David has good points. A couple of thoughts on what I subjectively count as "trial and error", "brute force" and "assumptive" (with my limited experience), though I'm not making any judgments on what is good or bad. For example, discontinuous nice loop proofs can be considered assumptive trial-and-error techniques, if you first pick a candidate and then look for a loop to eliminate or place it. I don't see how it's any different from simple Nishios which can be replaced with discontinuous loops anyway. They're both also a form of brute force, if the tested candidate is picked randomly (or systematically). If some intelligence is used in picking the candidate, then it's not brute force but it's still t&e.

In other words, whenever you start with what you're trying to prove, it's t&e, and if the target is chosen randomly then it's also a form of brute force. If, on the other hand, a pattern is found first and the eliminations follow from that, then it's not t&e (though searching for the pattern may be). AICs count as such unassumptive patterns in my book -- but only if they're found first and independently of their eliminations. I'm not saying it's necessarily better, however. Using only unassumptive methods may not be a very strategic approach, because there's no guarantee that the unassumed eliminations actually advance the puzzle. Strategically chosen assumptive trials may have a better chance at that. Like I said, I'm not making any judgments. Both approaches have their merits. Even brute force may have its place if nothing else helps, but few probably enjoy it much.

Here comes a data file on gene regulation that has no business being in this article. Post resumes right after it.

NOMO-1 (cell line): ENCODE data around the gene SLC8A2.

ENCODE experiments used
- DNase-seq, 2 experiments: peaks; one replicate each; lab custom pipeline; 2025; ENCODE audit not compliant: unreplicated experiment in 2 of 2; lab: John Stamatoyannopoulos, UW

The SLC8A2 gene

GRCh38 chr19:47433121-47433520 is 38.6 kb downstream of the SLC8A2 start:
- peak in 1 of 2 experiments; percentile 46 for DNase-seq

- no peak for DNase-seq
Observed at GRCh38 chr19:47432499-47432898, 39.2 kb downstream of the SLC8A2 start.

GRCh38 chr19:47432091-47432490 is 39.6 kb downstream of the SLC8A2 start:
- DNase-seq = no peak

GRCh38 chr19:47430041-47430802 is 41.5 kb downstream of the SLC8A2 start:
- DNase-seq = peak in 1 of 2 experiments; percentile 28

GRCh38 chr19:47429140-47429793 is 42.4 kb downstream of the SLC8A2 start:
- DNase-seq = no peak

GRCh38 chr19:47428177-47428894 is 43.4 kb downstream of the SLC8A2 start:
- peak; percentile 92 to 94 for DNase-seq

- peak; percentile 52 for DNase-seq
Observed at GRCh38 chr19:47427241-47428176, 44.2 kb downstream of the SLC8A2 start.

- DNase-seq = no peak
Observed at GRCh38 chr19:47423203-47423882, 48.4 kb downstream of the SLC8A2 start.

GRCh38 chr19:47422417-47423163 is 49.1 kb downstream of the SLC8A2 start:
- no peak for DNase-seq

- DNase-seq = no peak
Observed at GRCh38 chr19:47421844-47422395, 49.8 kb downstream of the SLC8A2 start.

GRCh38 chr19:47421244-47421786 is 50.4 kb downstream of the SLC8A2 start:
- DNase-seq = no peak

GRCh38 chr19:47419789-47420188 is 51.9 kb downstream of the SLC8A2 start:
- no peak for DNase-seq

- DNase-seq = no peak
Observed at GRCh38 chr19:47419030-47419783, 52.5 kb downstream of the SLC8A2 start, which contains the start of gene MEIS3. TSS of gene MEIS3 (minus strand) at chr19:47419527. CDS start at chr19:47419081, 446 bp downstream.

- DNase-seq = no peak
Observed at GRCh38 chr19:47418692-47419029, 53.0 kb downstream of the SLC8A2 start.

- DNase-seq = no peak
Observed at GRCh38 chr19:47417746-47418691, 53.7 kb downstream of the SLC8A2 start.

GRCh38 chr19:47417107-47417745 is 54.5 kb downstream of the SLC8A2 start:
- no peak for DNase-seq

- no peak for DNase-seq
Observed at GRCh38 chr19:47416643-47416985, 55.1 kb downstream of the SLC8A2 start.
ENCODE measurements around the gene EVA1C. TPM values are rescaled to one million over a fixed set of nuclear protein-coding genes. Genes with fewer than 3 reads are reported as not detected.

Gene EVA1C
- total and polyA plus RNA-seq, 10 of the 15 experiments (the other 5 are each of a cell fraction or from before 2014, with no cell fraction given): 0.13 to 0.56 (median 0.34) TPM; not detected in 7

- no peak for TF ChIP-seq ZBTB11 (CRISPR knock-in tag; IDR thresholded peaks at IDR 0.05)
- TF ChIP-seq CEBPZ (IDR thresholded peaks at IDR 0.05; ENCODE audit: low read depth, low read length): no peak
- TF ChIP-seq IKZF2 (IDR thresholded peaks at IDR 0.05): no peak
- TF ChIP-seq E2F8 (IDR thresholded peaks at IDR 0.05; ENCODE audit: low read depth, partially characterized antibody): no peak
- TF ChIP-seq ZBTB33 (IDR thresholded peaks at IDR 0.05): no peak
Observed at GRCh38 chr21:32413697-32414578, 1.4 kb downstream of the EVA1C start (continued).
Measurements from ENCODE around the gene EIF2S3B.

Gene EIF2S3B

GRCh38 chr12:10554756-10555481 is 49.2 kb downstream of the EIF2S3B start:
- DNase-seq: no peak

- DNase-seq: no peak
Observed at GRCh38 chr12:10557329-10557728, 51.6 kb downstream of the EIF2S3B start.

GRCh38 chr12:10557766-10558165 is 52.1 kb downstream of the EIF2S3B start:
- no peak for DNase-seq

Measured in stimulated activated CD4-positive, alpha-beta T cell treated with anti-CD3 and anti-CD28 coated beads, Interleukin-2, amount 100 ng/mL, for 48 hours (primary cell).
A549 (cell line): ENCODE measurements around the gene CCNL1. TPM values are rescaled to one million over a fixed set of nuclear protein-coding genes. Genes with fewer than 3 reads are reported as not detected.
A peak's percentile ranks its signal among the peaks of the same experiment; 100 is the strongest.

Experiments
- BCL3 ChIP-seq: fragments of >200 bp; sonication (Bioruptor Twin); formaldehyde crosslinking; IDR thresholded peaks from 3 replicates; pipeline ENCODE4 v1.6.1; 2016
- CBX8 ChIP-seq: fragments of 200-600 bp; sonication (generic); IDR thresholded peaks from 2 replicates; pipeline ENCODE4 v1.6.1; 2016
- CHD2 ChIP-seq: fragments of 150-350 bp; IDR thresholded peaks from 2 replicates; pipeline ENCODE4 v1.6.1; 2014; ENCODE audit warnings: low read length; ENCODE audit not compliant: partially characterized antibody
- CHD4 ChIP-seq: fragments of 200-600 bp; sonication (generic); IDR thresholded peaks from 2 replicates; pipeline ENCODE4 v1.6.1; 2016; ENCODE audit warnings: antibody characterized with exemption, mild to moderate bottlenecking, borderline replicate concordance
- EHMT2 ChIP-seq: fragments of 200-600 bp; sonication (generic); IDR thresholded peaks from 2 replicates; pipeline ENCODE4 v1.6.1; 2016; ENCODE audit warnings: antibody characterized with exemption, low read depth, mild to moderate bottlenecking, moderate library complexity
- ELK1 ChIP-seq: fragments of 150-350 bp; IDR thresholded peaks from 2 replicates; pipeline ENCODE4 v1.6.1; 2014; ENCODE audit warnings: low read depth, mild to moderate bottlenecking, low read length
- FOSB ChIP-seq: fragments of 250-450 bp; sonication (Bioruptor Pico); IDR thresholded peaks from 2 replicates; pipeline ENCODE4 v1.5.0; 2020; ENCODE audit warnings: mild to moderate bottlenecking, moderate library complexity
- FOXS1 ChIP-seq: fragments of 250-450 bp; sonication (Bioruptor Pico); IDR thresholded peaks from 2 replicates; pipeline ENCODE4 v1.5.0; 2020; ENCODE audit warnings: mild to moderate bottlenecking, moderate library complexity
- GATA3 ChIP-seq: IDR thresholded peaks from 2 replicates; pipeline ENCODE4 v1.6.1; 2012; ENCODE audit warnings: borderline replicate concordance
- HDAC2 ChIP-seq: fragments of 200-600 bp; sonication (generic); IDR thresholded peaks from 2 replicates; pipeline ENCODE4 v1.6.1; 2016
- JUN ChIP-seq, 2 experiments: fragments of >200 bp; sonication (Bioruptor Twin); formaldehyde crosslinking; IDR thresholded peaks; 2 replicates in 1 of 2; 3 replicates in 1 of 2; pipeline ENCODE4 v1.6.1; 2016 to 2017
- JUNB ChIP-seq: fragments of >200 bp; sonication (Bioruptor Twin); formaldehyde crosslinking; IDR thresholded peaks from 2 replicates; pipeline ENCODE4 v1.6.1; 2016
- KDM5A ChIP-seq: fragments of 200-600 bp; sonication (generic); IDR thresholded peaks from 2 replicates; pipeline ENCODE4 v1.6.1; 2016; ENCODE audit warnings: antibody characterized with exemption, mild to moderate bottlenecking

I'll try to explain my point with an example. Since the original poster mentioned SudokuWiki and its approach to Nishio, I took the example from there:

http://www.sudokuwiki.org/Nishio_Forcing_Chains.

- Code: Select all
`+-----------------+------------------+--------------+`

| 38 389 4 | 2 179 17 | 68 158 56 |

| 26 268 7 | 45 45 16 | 3 18 9 |

| 1 69 5 | 3 69 8 | 2 7 4 |

+-----------------+------------------+--------------+

| 9 4 26 | 16 267 1267 | 5 3 8 |

| 368 1 368 | 9 368 5 | 4 2 7 |

| 7 5 238 | 48 2348 23 | 9 6 1 |

+-----------------+------------------+--------------+

| 4 cF2+6- 1 | 7 256 9 | 68 58 3 |

| 5 38 9 | B168 B1268 123 | 7 4 C26 |

|bE2368 7 b368 |aA58-6 2358 4 | 1 9 D256 |

+-----------------+------------------+--------------+

Stuart's Nishio starts with 6@r9c4 and forms two branches that connect and prove a contradiction at r7c2:

1 (a-c): r9c4=6 => r9c13<>6 => r7c2=6

2 (A-F): r9c4=6 => r8c45<>6 => r8c9=6 => r9c9=2 => r9c1<>2 => r7c2=2 => r7c2<>6

=> contradiction => r9c4 <> 6

That's a logical proof, all right, but the real question is why someone would choose such a useless looking candidate to test. It looks like a totally random or systematic choice, i.e. brute force. Of course it makes even less sense to use Nishio here, when a grouped discontinuous loop is easily available (as Leren seems to have pointed out in the comments, and even Stuart's own solver sees it that way):

Discontinuous Nice Loop Type 1 (Grouped): (6)r9c4 - r9c13 = (6-2)r7c2 = r9c3 - r9c9 = (2-6)r8c9 = r8c45 - (6)r9c4 => -6 r9c4

That's much simpler, but it's just a tactical difference. From a strategic point of view it's no different, as there's still the question of why that particular candidate was chosen to be tested in the first place. It's still t&e and looks like brute force, too.

To me the least t&e and brute force way of finding that elimination is if you happen to see the grouped AIC as a pattern first:

AIC Type 1 (Grouped): (6)r9c13 = (6-2)r7c2 = r9c3 - r9c9 = (2-6)r8c9 = (6)r8c45 => -6 r9c4

Now we know that there must be a 6 in one of those two end nodes and we can eliminate any 6 that sees them both. That is an unassumptive pattern-based elimination. Neither the discontinuous loop or the Nishio is, even though they provide the same proof using essentially the same chain.